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J Affect Disord. 2013 Sep 5;150(2):192-200. doi: 10.1016/j.jad.2013.05.034. Epub 2013 Jun 28.

Systematic review and voxel-based meta-analysis of diffusion tensor imaging studies in bipolar disorder.

Author information

1
Department of Psychiatry and Mental Health, Faculty of Health Sciences, University of Cape Town, South Africa. g.nortje@gmail.com

Abstract

BACKGROUND:

Diffusion tensor imaging (DTI) studies have shown changes in the microstructure of white matter in bipolar disorder. Studies suggest both localised, predominantly fronto-limbic, as well as more widespread changes in white matter, but with some apparent inconsistency. A meta-analysis of white matter alterations in adults with bipolar disorder was undertaken.

METHOD:

Whole-brain DTI studies comparing adults with bipolar disorder to healthy controls on fractional anisotropy (FA) were retrieved using searches of MEDLINE and EMBASE from between 2003 and December 2012. White-matter tract involvement was collated and quantified. Clusters of significantly altered FA were meta-analysed using effect-size signed differential mapping (ES-SDM).

RESULTS:

Ten VBA studies (252 patients and 256 controls) and five TBSS studies (138 patients and 98 controls) met inclusion criteria. Sixty-one clusters of significantly different FA between bipolar disorder and healthy controls were identified. Analysis of white-matter tracts indicated that all major classes of tracts are implicated. ES-SDM meta-analysis of VBA studies revealed three significant clusters of decreased FA in bipolar disorder (a right posterior temporoparietal cluster and two left cingulate clusters). Findings limited to the Bipolar Type I papers were more robust.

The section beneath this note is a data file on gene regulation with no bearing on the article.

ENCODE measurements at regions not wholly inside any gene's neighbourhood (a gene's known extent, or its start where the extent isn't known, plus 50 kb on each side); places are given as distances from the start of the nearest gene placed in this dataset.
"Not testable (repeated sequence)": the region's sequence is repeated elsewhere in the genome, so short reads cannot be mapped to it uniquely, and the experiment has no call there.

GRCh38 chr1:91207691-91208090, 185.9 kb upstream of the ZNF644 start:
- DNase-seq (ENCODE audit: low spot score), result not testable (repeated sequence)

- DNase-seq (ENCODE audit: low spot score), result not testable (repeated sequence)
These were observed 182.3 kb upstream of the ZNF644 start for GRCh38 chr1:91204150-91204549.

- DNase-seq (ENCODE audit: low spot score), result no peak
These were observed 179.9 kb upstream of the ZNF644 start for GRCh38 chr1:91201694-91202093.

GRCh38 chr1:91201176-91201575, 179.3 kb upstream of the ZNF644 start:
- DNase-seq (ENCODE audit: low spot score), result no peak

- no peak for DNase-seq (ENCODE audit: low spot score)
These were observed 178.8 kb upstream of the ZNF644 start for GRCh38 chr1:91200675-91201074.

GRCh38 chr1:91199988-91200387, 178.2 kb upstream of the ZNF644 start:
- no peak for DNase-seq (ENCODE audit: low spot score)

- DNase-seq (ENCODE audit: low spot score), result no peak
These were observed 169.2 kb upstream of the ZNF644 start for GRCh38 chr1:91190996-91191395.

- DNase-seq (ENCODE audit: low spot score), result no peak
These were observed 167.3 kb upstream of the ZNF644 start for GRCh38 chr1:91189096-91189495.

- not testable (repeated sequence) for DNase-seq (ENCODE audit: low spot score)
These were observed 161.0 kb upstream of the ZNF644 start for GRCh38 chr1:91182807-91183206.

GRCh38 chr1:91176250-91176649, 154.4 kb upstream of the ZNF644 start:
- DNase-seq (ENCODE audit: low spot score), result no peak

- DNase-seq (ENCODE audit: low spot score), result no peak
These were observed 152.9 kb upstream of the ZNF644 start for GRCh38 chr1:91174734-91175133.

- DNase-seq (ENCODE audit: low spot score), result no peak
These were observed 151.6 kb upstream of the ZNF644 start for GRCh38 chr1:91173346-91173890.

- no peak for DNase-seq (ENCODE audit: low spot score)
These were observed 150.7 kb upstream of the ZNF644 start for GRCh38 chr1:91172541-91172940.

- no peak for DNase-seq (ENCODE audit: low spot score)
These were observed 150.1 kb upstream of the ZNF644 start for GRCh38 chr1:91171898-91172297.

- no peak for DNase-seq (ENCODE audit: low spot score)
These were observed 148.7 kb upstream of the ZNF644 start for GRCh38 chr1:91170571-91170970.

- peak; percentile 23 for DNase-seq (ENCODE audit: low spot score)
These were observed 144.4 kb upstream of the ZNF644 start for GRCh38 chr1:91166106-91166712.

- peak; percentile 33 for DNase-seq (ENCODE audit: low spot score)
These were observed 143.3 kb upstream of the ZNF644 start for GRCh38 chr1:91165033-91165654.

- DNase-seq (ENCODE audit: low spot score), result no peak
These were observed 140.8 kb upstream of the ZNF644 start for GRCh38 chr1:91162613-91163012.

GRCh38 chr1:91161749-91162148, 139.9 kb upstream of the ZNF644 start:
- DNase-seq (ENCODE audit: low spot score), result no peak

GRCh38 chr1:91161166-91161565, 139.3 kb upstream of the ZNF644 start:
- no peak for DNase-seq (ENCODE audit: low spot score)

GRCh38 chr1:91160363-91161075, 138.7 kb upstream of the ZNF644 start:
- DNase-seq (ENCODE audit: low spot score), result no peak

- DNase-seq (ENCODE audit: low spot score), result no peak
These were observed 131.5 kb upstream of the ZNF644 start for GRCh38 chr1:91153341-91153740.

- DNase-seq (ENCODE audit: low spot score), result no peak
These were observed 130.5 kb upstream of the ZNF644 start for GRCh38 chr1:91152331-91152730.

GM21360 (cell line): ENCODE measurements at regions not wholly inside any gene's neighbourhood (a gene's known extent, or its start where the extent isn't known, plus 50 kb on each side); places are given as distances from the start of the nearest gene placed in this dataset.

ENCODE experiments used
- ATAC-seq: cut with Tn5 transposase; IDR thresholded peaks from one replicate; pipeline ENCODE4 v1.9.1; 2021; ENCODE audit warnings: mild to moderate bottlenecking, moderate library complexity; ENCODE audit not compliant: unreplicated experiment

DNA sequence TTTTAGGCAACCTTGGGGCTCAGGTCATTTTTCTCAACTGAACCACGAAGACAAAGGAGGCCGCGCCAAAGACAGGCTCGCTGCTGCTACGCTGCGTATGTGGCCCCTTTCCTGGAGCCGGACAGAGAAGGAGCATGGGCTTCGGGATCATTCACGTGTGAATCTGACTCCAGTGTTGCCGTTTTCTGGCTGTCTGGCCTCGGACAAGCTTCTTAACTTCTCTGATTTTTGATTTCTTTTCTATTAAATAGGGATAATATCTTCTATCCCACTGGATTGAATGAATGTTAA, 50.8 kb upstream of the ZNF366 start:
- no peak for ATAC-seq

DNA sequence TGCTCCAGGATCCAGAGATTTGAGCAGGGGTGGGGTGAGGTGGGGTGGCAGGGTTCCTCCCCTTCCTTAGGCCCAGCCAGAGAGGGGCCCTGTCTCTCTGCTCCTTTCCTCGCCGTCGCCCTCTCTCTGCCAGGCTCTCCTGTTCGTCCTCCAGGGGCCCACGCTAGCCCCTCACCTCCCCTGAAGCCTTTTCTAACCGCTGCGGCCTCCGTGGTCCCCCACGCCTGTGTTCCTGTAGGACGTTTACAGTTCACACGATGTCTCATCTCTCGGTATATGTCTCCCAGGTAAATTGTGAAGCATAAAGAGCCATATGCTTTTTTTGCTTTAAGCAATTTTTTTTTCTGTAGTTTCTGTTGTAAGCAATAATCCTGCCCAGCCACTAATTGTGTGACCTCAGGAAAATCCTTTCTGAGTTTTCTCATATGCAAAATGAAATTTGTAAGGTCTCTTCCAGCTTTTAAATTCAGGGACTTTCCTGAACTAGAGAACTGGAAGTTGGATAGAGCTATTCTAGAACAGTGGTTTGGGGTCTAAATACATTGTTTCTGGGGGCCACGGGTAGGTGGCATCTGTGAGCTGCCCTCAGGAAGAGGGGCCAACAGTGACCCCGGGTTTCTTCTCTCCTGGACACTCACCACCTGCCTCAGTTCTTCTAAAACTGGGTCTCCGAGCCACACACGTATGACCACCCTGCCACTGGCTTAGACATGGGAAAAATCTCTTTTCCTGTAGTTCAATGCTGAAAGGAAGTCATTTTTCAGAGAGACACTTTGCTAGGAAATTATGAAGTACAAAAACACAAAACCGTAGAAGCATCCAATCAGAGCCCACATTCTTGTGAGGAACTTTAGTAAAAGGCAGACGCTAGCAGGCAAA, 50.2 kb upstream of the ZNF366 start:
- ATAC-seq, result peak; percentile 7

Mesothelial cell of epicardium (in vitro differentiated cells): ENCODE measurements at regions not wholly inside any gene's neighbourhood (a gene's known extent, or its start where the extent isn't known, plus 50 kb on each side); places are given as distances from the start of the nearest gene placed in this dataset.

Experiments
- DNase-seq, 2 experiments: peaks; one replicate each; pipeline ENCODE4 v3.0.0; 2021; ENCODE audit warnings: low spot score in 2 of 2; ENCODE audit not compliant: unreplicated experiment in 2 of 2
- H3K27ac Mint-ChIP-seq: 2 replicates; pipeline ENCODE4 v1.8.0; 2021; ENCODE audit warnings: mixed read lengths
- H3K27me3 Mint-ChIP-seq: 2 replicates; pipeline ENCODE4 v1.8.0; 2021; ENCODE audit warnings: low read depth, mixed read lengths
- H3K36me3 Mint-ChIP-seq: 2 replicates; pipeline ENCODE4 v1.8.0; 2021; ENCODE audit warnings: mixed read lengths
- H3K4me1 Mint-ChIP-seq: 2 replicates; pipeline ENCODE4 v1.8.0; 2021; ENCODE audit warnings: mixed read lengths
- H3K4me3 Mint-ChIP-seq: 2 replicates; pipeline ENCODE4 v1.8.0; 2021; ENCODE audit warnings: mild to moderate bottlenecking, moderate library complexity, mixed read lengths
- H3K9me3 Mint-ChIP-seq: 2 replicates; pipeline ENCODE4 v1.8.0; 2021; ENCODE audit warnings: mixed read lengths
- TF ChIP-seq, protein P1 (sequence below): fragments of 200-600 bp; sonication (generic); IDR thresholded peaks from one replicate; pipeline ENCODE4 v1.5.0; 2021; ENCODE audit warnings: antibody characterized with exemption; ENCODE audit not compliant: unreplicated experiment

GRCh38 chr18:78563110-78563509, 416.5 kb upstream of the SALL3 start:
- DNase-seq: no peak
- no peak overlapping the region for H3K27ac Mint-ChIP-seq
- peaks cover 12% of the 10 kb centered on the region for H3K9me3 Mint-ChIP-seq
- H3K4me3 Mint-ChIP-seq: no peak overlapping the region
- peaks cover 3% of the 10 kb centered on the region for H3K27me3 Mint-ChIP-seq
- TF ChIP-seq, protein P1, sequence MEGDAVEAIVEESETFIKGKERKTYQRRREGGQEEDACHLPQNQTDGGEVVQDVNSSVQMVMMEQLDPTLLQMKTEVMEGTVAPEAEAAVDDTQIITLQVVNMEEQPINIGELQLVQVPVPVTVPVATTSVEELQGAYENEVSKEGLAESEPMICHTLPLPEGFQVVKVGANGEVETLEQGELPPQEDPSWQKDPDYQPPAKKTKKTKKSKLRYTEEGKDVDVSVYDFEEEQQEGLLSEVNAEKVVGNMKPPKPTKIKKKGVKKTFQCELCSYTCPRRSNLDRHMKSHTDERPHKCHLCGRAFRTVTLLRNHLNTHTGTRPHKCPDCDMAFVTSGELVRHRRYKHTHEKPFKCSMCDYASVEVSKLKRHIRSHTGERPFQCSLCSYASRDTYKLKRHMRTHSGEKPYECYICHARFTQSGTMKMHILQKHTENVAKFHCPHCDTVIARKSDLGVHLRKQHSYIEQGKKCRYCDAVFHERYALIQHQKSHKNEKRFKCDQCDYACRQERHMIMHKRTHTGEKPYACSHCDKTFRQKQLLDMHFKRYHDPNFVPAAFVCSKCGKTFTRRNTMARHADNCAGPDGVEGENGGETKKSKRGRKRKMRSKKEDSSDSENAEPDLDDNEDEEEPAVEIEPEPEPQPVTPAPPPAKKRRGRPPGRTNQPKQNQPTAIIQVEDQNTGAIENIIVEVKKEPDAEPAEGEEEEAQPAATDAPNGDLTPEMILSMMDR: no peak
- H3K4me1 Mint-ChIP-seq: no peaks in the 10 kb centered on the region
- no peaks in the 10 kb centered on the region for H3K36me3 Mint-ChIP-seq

LIMITATIONS:

Voxel-based studies do not accurately identify tracts, and our ES-SDM analysis used only published peak voxels rather than raw DTI data.

CONCLUSIONS:

There is consistent data indicating widespread white matter involvement with decreased white matter FA demonstrated in three disparate areas in bipolar disorder. White matter alterations are not limited to anterior fronto-limbic pathways in bipolar disorder.

KEYWORDS:

Adult; Bipolar disorder; Diffusion tensor imaging; Meta-analysis; Review

PMID:
23810479
DOI:
10.1016/j.jad.2013.05.034
[Indexed for MEDLINE]

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